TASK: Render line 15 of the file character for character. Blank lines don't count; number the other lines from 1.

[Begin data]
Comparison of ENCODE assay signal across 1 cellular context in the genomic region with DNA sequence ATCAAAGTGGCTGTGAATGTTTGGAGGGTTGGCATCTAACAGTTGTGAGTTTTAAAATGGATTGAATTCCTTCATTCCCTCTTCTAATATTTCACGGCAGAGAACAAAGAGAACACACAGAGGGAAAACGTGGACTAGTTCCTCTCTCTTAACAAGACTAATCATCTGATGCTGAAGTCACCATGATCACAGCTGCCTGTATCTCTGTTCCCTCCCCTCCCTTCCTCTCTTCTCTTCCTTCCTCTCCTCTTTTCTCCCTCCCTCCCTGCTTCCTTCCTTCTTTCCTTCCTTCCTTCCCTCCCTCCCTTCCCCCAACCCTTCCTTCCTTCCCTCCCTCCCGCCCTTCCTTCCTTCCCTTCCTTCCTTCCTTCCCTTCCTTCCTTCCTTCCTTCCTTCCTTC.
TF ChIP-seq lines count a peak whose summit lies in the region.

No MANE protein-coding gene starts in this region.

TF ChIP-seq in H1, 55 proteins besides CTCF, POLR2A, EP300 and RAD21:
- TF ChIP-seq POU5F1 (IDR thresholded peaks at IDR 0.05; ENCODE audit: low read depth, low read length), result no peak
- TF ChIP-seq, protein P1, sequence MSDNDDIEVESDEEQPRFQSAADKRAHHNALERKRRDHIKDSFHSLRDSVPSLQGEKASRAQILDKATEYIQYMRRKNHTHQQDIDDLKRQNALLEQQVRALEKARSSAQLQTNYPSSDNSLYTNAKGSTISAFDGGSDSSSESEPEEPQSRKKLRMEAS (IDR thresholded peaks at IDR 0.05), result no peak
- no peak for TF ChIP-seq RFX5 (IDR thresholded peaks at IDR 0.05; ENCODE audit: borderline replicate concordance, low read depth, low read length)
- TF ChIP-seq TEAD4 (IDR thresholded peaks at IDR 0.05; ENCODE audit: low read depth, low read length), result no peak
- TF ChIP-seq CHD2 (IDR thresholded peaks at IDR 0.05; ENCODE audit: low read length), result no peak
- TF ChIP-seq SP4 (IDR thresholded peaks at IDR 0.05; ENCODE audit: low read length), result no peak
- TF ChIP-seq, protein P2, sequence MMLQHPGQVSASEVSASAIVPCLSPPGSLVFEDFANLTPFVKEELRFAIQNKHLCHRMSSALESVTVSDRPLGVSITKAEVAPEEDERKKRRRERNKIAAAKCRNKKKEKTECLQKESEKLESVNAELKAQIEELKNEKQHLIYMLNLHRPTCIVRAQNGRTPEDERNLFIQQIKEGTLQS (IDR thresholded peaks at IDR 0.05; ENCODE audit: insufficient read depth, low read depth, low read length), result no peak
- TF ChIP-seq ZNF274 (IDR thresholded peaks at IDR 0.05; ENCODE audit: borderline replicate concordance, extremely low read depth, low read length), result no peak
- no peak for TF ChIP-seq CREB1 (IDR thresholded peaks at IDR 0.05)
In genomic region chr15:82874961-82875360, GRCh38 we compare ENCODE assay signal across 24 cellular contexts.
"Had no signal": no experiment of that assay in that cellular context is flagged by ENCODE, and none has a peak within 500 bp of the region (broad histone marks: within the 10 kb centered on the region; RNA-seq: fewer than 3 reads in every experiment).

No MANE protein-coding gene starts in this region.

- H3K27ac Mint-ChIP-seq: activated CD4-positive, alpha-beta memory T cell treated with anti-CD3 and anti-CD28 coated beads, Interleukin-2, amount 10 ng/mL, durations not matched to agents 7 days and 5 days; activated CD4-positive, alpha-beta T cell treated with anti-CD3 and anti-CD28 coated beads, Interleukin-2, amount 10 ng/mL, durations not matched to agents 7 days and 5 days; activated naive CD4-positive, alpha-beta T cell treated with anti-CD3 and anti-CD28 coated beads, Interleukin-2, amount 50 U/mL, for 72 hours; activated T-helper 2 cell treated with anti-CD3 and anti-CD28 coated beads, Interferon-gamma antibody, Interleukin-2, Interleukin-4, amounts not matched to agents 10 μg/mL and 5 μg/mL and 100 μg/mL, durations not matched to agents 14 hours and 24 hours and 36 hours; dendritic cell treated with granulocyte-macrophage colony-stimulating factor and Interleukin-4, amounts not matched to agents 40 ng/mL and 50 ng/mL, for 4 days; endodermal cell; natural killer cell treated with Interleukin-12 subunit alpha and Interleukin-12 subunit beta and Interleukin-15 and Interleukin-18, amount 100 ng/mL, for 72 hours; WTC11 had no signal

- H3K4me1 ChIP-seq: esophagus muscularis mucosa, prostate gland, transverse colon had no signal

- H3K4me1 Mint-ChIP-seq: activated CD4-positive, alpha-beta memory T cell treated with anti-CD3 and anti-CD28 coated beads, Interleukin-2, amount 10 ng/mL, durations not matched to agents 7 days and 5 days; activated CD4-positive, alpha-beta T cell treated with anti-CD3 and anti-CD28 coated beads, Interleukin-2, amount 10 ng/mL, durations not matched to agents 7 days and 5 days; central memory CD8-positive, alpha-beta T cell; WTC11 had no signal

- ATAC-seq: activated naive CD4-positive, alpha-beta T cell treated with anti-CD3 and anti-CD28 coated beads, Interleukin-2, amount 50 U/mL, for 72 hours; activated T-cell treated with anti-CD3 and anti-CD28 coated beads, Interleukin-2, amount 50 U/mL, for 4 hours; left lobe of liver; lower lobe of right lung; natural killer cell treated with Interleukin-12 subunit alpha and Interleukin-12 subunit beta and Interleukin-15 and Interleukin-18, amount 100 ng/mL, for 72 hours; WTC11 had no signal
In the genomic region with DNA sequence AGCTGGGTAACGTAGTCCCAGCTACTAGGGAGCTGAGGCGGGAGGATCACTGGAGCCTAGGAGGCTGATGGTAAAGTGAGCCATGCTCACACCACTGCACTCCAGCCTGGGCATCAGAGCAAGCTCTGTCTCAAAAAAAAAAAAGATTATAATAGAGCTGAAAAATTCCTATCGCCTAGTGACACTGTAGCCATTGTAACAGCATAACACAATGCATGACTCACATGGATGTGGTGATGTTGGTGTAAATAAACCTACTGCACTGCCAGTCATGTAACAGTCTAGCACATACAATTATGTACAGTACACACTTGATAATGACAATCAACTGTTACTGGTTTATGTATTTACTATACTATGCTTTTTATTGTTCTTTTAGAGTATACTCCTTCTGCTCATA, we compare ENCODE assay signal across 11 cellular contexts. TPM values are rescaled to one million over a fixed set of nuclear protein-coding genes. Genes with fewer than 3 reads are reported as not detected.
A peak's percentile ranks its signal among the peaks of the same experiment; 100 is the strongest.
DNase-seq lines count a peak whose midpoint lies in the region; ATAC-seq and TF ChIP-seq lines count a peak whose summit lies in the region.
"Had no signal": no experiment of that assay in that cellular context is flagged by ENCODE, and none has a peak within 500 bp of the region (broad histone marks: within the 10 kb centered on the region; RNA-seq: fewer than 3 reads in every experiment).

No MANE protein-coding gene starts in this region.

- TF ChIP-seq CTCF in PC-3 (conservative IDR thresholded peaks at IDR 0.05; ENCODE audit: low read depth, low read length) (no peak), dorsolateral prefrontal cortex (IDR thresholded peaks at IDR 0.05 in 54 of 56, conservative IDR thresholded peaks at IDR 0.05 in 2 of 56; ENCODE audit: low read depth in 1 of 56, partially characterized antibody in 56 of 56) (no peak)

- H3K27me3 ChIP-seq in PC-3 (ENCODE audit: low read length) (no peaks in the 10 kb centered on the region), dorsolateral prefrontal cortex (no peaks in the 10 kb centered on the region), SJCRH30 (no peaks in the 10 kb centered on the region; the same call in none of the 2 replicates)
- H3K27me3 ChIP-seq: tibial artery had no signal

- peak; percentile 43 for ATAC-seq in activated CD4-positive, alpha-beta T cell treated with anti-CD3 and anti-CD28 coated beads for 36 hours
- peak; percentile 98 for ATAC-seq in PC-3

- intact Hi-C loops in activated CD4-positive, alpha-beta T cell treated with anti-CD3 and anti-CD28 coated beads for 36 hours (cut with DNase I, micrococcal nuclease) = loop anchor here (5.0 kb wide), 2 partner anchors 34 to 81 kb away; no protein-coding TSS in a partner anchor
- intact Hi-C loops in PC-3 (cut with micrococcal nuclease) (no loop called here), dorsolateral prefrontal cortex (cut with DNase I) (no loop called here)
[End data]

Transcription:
"Had no signal": no experiment of that assay in that cellular context is flagged by ENCODE, and none has a peak within 500 bp of the region (broad histone marks: within the 10 kb centered on the region; RNA-seq: fewer than 3 reads in every experiment).